{
          "inlineCode": "var someCode = 'here';"
        },
        {
          "resourceUri": "gs://some-bucket/js/lib.js"
        }
      ],
      "query": "select a from myFunc(T);"
    }
  }
}

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Best practices

Developing your UDF

You can use our UDF test tool to test and debug your UDF without running up your BigQuery bill.

Pre-filter your input

If your input can be easily filtered down before being passed to a UDF, your query will likely be faster and cheaper.

In the running a query example, a subquery is passed as the input to urlDecode, instead of a full table. The [fh-bigquery:wikipedia.pagecounts_201504] table has approximately 5.6 billion rows, and if we ran the UDF on the entire table, the JavaScript framework would need to process over 21 times more rows than it would with the filtered subquery.

Avoid persistent mutable state

Do not store or access mutable state across UDF calls. The following code example describes this scenario:

// myCode.js
var numRows = 0;

function dontDoThis(r, emit) {
  emit(rowCount: ++numRows);
}

// The query.
SELECT max(rowCount) FROM dontDoThis(t);

The above example will not behave as expected, because BigQuery shards your query across many nodes. Each node has a standalone JavaScript processing environment that accumulates separate values for numRows.

Use memory efficiently

The JavaScript processing environment has limited memory available per query. UDF queries that accumulate too much local state may fail due to memory exhaustion.

Expand select queries

You must explicitly list the columns being selected from a UDF. SELECT * FROM <UDF name>(...) isn't supported.

To examine the structure of the input row data, you can use JSON.stringify() to emit a string output column:

bigquery.defineFunction(
  'examineInputFormat',
  ['some', 'input', 'columns'],
  [{name: 'input', type: 'string'}],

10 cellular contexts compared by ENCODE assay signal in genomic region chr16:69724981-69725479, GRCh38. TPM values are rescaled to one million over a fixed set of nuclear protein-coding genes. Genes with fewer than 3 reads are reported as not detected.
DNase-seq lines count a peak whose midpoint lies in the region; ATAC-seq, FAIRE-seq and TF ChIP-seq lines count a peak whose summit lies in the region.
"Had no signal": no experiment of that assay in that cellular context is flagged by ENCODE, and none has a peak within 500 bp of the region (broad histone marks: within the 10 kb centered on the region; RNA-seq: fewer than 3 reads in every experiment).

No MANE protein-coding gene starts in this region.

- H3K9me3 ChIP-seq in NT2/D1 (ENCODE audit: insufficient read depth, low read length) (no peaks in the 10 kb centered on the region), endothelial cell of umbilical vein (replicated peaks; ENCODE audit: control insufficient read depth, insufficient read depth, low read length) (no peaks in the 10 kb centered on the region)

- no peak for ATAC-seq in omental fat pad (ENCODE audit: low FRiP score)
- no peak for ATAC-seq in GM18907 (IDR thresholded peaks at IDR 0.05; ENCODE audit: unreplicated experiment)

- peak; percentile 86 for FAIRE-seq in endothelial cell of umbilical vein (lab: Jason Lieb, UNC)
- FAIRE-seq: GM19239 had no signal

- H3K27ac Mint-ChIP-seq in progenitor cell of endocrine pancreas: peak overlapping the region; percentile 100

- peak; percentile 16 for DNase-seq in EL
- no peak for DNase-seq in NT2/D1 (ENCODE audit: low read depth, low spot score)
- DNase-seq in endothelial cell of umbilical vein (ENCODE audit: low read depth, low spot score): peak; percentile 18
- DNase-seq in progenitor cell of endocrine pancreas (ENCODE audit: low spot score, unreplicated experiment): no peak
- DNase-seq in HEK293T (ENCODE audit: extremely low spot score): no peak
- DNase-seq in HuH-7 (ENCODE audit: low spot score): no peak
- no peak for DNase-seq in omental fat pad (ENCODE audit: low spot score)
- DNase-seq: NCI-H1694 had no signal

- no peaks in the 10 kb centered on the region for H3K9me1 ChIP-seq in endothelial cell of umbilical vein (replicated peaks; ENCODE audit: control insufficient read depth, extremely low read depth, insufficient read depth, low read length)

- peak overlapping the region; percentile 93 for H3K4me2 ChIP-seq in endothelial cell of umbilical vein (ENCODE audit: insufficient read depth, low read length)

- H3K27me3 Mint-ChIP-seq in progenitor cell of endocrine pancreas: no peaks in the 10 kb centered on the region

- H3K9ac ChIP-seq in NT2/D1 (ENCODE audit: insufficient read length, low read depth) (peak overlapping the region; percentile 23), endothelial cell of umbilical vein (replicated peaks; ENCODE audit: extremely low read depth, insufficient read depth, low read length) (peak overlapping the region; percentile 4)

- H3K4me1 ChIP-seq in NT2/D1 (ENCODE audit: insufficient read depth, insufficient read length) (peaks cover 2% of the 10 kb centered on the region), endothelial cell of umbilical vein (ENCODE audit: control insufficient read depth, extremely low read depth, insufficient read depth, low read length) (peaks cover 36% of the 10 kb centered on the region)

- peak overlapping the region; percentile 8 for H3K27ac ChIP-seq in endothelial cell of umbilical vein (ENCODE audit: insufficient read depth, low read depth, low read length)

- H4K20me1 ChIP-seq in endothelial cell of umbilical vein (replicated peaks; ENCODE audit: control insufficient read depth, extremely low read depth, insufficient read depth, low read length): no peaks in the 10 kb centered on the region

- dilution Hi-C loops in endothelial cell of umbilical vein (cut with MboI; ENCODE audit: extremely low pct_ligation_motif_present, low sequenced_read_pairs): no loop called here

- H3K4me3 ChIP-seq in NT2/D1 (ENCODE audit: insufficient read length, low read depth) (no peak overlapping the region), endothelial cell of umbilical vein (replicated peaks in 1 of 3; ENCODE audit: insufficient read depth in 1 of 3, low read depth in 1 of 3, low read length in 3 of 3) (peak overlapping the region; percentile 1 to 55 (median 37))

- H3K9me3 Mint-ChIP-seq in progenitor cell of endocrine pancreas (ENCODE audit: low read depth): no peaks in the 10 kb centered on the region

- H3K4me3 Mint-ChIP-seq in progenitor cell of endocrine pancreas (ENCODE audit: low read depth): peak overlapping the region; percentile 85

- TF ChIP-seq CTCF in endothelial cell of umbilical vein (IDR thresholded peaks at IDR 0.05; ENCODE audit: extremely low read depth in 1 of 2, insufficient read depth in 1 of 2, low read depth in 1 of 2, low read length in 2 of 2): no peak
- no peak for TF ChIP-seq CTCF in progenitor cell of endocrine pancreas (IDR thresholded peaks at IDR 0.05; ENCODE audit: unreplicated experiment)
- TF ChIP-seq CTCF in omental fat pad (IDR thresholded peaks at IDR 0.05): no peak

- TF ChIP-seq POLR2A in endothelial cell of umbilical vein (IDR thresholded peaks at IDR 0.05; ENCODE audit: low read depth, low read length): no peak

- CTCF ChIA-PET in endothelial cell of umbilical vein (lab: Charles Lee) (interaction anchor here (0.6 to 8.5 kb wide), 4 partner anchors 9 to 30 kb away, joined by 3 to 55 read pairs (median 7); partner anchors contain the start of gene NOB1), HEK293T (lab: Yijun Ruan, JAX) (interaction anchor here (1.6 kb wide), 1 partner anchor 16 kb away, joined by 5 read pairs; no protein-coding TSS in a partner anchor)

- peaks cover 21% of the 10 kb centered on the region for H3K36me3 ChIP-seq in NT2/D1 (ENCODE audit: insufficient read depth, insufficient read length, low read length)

function(r, emit) {
    emit({input: JSON.stringify(r)});
  }
);

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Limits

  • The amount of data that your UDF outputs when processing a single row should be approximately 5 Mb or less.
  • Each user is limited to running approximately 6 UDF queries in a specific project at the same time. If you receive an error that you're over the concurrent query limit, wait a few minutes and try again.
  • A UDF can timeout and prevent your query from completing. Timeouts can be as short as 5 minutes, but can vary depending on several factors, including how much user CPU time your function consumes and how large your inputs and outputs to the JS function are.
  • A query job can have a maximum of 50 UDF resources (inline code blobs or external files).
  • Each inline code blob is limited to a maximum size of 32 KB. To use larger code resources, store your code in Cloud Storage and reference it as an external resource.
  • Each external code resource is limited to a maximum size of 1 MB.
  • The cumulative size of all external code resources is limited to a maximum of 5 MB.

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Limitations

  • The DOM objects Window, Document and Node, and functions that require them, are unsupported.
  • JavaScript functions that rely on native code are unsupported.
  • Bitwise operations in JavaScript handle only the most significant 32 bits.